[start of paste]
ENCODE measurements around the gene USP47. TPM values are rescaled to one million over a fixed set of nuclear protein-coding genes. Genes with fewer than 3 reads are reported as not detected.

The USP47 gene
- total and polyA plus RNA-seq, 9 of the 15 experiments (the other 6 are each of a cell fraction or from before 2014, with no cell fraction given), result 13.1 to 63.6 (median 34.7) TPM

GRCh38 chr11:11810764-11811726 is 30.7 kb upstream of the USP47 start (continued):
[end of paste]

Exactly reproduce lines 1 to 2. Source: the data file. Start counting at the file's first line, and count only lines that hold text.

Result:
ENCODE measurements around the gene USP47. TPM values are rescaled to one million over a fixed set of nuclear protein-coding genes. Genes with fewer than 3 reads are reported as not detected.

The USP47 gene